Last year, we launched a public Google Sheet, gloriously entitled “Operation Database of the Future,” that provides advice and tips on how to pitch editors of various science publications as well as payment rates, editors’ contact details and actual pitches. The Sheet is populated by upcoming writers. The whole idea behind it is to provide a platform for upcoming science writers to help out fellow upcoming writers in the spirit of “Friends in Low Places.” (Read this post for more information Operation Database of the Future.)
So far, Operation Database of the Future lists 12 publications, including ScienceNow, Nature’s Scitable, Scientific American’s Guest blog, Los Angeles Times and BBC Focus Magazine.
Advice is typically to-the-point and insightful. For example, here is what upcoming science writer Beth Skwarecki recommends to upcoming writers interested in writing for ScienceNow:
“[...] The morning the piece goes live, you’ll have to be by your computer and ready for a couple rounds of edits. Fast paced but fun. SNOWs require an interview with a researcher and 1-2 comments. [Shorts] don’t require interviews. Art is key (but they can get stock photo if necessary).”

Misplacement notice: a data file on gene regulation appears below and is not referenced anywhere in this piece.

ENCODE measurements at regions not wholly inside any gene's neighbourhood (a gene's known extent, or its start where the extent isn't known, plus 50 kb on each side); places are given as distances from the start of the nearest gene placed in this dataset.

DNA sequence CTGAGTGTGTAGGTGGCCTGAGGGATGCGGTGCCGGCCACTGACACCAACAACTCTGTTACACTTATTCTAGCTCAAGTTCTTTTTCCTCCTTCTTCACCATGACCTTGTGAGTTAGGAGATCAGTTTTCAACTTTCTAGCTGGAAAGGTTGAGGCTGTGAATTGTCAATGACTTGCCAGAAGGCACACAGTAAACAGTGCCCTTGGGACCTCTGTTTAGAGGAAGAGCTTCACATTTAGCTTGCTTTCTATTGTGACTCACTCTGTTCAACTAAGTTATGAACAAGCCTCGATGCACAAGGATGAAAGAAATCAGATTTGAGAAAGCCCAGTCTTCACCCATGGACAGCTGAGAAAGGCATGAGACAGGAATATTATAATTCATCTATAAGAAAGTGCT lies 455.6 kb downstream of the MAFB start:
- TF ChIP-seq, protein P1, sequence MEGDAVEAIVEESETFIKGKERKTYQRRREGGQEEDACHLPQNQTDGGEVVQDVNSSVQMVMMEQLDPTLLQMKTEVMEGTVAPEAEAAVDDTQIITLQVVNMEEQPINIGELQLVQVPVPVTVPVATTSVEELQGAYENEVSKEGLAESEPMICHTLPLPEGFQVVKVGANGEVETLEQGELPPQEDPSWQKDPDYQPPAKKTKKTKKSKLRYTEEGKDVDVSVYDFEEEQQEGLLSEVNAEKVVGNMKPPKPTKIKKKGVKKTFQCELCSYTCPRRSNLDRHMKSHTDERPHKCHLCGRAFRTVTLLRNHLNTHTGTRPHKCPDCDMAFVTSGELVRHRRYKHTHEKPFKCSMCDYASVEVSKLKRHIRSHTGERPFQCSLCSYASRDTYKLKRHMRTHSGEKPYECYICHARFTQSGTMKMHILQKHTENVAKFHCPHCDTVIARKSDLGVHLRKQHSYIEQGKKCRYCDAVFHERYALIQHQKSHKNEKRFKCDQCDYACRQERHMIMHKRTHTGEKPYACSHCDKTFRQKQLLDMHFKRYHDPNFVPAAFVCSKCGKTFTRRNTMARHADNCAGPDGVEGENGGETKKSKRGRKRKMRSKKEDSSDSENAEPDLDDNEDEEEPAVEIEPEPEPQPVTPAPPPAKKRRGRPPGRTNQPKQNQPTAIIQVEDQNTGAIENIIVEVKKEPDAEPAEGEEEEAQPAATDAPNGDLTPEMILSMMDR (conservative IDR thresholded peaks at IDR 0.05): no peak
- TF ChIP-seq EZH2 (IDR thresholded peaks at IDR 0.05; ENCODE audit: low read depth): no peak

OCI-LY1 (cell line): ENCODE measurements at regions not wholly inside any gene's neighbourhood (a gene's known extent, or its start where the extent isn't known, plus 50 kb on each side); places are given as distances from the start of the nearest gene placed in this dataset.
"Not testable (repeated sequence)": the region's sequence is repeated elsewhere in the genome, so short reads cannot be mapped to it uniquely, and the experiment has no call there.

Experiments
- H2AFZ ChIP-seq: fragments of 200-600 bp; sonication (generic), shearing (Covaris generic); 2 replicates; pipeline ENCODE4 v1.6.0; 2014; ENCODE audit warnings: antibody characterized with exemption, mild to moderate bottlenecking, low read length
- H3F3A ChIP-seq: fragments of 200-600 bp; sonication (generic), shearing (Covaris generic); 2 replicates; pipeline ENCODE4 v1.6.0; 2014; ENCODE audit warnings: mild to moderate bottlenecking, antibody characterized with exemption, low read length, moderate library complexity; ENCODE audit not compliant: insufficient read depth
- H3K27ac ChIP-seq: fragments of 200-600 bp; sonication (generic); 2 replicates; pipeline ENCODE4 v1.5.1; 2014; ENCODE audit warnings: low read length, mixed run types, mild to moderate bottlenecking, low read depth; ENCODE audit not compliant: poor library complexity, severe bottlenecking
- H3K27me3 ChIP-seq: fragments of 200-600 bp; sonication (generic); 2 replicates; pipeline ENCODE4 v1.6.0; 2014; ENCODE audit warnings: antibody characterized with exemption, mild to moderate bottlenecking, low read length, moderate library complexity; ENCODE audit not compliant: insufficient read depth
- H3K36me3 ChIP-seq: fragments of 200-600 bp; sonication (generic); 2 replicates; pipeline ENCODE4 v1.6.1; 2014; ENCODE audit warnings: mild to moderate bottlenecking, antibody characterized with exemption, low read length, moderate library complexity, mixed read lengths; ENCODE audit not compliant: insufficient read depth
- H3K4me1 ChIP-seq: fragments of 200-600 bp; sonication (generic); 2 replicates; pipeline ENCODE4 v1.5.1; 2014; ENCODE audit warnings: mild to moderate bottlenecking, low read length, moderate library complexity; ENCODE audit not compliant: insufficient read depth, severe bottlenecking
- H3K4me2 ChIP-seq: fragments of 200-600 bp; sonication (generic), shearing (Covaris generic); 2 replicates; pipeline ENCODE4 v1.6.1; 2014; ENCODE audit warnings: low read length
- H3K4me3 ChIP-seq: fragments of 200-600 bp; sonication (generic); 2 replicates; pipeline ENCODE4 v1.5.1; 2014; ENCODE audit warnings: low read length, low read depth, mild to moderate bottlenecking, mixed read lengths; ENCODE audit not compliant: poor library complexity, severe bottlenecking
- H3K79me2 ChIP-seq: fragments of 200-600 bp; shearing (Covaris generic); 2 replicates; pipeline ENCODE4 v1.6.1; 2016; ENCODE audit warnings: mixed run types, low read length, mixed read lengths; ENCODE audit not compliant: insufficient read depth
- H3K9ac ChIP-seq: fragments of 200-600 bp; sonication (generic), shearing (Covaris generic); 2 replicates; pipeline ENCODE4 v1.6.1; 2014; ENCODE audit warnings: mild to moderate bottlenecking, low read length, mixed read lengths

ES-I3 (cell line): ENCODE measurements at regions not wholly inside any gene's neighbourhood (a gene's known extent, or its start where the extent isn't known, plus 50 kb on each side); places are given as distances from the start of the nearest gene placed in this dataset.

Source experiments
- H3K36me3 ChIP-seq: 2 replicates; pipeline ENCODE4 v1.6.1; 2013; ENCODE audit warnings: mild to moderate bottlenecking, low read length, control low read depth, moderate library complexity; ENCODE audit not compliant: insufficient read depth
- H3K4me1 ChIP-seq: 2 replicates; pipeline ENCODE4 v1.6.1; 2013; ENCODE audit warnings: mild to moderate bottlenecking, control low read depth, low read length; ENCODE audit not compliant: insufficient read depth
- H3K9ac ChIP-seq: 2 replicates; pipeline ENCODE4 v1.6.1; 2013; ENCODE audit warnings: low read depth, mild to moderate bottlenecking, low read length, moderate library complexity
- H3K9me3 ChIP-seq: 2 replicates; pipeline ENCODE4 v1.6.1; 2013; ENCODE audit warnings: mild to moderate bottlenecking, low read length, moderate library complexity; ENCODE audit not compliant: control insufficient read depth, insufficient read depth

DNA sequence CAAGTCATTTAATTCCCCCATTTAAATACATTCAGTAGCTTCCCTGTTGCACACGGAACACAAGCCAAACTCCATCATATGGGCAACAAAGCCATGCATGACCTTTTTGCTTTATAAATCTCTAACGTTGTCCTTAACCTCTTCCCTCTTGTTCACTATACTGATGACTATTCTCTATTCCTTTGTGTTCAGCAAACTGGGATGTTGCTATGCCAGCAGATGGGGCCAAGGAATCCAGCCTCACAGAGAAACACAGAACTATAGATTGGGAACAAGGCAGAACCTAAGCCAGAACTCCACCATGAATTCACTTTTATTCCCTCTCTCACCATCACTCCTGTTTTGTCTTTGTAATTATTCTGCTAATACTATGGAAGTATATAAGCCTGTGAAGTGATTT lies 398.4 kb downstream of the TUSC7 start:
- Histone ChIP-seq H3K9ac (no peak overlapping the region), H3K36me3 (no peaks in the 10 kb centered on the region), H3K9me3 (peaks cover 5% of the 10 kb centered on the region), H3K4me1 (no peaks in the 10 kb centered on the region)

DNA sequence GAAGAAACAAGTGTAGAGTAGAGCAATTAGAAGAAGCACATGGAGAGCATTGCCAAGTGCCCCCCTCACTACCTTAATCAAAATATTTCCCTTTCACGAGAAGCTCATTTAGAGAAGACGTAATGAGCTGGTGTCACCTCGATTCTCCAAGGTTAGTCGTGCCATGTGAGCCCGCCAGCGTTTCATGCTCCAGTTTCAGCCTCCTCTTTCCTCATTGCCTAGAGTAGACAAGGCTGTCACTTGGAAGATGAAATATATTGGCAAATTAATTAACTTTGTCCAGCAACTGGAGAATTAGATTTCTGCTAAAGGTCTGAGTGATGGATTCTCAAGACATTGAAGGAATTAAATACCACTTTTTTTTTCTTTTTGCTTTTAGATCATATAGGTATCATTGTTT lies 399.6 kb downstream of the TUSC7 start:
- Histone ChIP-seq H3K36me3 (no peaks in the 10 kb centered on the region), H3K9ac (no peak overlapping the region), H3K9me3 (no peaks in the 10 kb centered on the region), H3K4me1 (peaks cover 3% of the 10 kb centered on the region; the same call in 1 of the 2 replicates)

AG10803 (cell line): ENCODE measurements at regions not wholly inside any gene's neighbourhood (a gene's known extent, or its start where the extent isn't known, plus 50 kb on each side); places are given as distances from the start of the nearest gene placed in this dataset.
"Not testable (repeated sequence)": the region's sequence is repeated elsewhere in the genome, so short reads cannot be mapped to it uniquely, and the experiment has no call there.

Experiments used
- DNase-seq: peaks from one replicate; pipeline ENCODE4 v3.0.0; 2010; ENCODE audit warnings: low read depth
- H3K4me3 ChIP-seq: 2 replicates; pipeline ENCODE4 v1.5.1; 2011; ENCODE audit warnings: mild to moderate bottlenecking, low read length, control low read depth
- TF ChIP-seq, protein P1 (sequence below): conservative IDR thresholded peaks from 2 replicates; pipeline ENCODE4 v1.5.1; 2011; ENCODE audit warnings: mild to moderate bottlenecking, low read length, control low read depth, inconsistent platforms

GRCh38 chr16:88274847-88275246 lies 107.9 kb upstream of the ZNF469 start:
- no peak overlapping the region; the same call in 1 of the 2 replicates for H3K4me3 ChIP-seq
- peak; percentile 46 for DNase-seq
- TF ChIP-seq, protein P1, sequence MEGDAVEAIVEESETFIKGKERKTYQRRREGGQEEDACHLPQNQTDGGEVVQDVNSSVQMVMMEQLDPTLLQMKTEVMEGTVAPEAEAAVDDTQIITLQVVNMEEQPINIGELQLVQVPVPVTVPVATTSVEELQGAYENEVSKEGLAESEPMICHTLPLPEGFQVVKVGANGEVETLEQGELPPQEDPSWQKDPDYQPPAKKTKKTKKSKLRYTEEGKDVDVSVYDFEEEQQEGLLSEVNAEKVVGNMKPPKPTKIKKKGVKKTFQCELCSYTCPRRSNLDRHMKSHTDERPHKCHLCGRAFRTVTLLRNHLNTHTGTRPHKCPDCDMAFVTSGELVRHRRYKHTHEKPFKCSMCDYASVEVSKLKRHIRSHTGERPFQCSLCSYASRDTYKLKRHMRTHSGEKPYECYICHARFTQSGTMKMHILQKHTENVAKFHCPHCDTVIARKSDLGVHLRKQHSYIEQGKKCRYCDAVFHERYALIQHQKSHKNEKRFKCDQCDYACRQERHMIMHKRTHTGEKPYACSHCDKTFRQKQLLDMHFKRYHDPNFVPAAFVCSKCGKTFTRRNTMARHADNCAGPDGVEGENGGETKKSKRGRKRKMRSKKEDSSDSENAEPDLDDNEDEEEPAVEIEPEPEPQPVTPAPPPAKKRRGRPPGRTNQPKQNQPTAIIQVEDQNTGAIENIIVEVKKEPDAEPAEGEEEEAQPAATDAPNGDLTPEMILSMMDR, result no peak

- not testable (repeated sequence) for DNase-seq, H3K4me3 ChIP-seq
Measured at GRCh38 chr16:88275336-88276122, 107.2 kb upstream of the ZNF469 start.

Adam Smith, now a full-time reporter, stresses on the importance of finding an appropriate hook when pitching to BBC Focus Magazine:
“Science, tech, future. You need a very timely hook, a poppy top line and a good reason why they should commission you and not just publish another article that conveniently cross-promotes other BBC output. Space, geology, dinos are particularly popular. ”
If you have contributed to other outlets, consider adding some information in the Google Sheet. And make sure you sift through the advice listed to maximise chances of your pitch getting accepted.
Publications currently listed in Operation Database of the Future:
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